Wednesday, January 26, 2011

An Editorial Romance

Once upon a time there was a fair damsel named Lenore who lived on the western edge of a great country, beyond the Rocky Mountains on the far side of the Salish Sea in the old city of Victoria. Lenore was a hardworking editor. Her computer keyboard often clacked ceaselessly into the night. She was renowned throughout the state, and even beyond its borders, for her diligent editing, but she realized she was lonely. So she joined the guild of local editors and there encountered many wonderful people. Lenore and some of the editors, with whom she became firm friends, met over tea and coffee every Saturday morning. They never knew who would appear at this social affair, but over the course of their first year, at least three or four editors would gather. One cold, blustery November day, Lenore arrived and sat alone until Chris, a writer and editor, joined her. He lived on the far side of the Malahat Mountain and was an infrequent visitor to the Saturday morning gatherings. No other editors braved the weather that morning. Lenore and Chris discovered they liked each other. After fate put them together that day, they started to keep company. Chris wooed Lenore with his poetry and warm eyes, and Lenore captured Chris's heart with her beauty, her winsome smile and her wisdom. They fell in love, and three months later Chris asked for Lenore's hand in marriage. Lenore accepted. In June Lenore and Chris will hold a nuptial celebration, where guests will include such fellow editors and writers as will abound like commas on a page.

Sunday, January 9, 2011

Young at Heart(?)

Love poetry is probably one of the first modes that inspires us to put pen to paper. We connect with our interior selves and with another in a meaningful, almost spiritual way. We need to express that 'feeling' and so write it down.
Love poetry is often the genre for young writers who are in the throes of passionate energies that older adults do not permit to flourish in such an unbridled manner, yet love poetry has an honourable tradition.William Shakespeare's sonnets are revered, and none can doubt the romantic works of Donne, Shelley or Brooke and hosts of others.
I never expected to revisit this genre except as a reader, but recently the Universe has smiled on me and put in my path a wondrous female. I was moved and so was she. I had to write about it - that's what writers do. My poem was selected as a monthly winner at: and she liked it too!

Return to Diamond River Books website.

Saturday, January 1, 2011

Desperate Authors

I recently heard from an author who has several books in manuscript form ready for readers. His woeful story of getting the books into his readers’ hands is quite typical. By the time I received his query, he'd already exhausted the established route of procuring an agent, and he’d received a drawerful of rejection slips from traditional book publishers. In desperation, he'd subsequently sought out “vanity” publishers, who demanded a lot of money for their layout and printing services and a large print run, and other print on demand (POD) publishers, who will print whatever the author presents, unscrupulously insisted he purchase a minimum 1000 copies of his titles.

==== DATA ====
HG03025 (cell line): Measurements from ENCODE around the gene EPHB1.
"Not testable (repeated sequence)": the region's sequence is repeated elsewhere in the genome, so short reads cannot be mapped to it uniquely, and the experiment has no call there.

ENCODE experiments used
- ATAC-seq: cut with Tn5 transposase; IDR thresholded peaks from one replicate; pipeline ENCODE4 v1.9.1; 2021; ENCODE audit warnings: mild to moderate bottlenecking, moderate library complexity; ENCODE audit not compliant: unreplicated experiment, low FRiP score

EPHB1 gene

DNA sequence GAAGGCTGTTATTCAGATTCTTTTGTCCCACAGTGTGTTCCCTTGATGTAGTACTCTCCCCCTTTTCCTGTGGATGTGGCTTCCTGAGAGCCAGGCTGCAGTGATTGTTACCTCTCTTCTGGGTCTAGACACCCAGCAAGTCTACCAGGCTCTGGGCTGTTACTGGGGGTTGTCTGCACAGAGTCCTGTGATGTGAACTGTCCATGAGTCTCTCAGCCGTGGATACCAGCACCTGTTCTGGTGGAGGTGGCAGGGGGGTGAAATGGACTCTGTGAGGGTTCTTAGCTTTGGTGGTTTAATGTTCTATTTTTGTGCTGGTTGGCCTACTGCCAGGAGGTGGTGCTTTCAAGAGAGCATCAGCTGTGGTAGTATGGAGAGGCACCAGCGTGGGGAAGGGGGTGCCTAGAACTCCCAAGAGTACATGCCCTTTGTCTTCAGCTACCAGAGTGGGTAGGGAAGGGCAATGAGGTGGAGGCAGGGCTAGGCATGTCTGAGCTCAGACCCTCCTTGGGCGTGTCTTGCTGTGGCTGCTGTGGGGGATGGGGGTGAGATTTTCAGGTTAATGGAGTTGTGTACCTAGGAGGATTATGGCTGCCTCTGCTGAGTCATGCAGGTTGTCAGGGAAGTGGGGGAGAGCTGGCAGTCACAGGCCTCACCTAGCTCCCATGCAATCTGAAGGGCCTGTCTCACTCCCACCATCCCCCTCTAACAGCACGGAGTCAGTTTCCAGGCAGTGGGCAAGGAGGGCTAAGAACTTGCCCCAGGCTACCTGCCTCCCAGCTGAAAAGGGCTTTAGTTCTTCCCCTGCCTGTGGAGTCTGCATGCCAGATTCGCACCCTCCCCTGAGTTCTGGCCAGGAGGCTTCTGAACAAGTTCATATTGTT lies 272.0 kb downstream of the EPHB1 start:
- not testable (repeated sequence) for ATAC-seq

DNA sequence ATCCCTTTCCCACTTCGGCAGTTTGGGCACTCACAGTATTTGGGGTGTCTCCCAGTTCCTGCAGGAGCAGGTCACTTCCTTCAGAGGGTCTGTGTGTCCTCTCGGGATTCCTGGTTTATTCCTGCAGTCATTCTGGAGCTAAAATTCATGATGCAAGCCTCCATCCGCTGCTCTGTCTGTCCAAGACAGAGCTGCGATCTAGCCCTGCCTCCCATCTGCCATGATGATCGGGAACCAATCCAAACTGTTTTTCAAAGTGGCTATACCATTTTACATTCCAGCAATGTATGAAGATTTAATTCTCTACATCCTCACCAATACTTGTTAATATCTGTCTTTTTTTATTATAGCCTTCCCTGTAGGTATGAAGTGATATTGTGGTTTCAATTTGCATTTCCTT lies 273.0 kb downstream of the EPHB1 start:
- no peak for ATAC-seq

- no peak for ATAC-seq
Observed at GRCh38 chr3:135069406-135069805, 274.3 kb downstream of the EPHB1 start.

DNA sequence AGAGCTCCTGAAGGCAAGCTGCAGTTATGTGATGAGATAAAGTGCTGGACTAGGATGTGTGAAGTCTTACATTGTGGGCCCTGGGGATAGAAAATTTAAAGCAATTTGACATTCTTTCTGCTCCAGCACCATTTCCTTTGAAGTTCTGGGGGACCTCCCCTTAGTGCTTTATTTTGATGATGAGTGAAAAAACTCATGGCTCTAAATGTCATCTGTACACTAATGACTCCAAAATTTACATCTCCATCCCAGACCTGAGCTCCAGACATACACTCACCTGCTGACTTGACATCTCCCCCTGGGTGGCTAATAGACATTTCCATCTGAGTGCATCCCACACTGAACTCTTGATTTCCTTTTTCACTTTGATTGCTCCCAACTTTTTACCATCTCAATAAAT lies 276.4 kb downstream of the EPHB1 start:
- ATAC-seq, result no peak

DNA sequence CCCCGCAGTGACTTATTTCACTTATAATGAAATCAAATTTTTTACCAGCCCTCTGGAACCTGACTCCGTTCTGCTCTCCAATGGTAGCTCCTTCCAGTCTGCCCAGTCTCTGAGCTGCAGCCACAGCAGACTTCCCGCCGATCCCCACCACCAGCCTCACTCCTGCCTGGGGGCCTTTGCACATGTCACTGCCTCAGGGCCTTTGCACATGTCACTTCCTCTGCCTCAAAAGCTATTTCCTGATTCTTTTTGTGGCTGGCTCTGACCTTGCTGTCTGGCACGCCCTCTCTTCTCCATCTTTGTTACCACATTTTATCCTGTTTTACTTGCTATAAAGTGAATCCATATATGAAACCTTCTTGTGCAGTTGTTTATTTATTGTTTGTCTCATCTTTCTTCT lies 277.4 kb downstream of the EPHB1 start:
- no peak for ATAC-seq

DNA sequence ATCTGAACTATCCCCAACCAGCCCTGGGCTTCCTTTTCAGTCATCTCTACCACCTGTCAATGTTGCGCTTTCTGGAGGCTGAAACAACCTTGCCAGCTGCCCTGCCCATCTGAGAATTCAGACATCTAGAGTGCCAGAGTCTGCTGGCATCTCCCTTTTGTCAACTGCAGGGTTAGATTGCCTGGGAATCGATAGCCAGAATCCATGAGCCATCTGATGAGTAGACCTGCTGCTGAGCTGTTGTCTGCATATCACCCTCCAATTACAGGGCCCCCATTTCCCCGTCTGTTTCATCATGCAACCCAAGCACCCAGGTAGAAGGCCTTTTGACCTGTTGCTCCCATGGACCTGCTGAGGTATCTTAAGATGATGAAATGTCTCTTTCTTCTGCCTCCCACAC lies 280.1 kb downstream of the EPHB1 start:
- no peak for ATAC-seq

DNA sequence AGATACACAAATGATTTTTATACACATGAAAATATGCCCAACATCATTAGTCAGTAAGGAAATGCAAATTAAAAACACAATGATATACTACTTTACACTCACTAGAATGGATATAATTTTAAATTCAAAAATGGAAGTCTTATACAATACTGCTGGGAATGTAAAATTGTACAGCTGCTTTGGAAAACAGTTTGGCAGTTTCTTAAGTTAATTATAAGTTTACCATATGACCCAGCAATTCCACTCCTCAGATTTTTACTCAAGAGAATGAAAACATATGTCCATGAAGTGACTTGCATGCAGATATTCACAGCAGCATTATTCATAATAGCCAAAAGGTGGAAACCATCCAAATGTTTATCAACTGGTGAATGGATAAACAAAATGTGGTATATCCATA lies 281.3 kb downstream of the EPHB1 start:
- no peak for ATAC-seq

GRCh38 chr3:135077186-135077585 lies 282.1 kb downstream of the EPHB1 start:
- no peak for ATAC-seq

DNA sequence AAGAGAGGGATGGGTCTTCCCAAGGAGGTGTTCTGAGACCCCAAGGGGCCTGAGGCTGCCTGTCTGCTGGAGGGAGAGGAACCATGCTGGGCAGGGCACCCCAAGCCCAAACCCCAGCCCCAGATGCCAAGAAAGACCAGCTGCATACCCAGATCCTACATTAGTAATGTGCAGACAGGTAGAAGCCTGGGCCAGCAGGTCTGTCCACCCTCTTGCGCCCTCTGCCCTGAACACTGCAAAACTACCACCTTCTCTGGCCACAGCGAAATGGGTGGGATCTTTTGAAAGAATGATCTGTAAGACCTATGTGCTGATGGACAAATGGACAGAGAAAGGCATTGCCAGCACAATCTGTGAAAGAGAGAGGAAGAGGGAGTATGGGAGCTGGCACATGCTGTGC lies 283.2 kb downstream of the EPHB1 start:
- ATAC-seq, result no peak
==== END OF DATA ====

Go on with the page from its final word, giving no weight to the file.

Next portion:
He was persuaded to go with a POD publisher, but was badly burned. He invested over $3000 and was left with boxes of unsold, and unread, books.

His despair is not unusual.

It seems that too many commercial operations prey on writers. Each book project becomes a commercial transaction. If you can pay they will put your words into print. The author's sensibilities and painstaking and diligent work are subsumed in the process of transforming the manuscript into a product.

The designation “vanity press” has shades of depredation in its title, or perhaps more truly reflects a poor history. In the infancy of the vanity press, too many poor books were produced. Manuscripts were not edited, books were poorly designed and riddled with grammatical and spelling errors and covers looked cheap. No discussions occurred over a layout that might reflect the intent of the author. It was a service that failed to produce a quality product.

Unfortunately, the vanity press earned a long-lasting reputation, and now even the media often rejects POD books for review, regardless of their quality.

Authors believe that writing the book is the most difficult part of their project, but they are not told of the incredible stamina they need to market, promote and sell their book. Writers are rarely marketers.

If they struggle through the tangled marketing maze on their own, they are beset at every turn by commercial promotional companies who offer representational services -- for large fees -- but will not guarantee results.

At Diamond River Books, I cannot solve all authors' problems, but I do care about the quality of the books I produce. I was gratified to hear recently that a university book store took some of my published books because they didn't look like tasteless POD books.

I can personally guarantee that each book I produce is of high quality and that every effort is made to market the author, the book and the author's point of view.

Return to Diamond River Books website.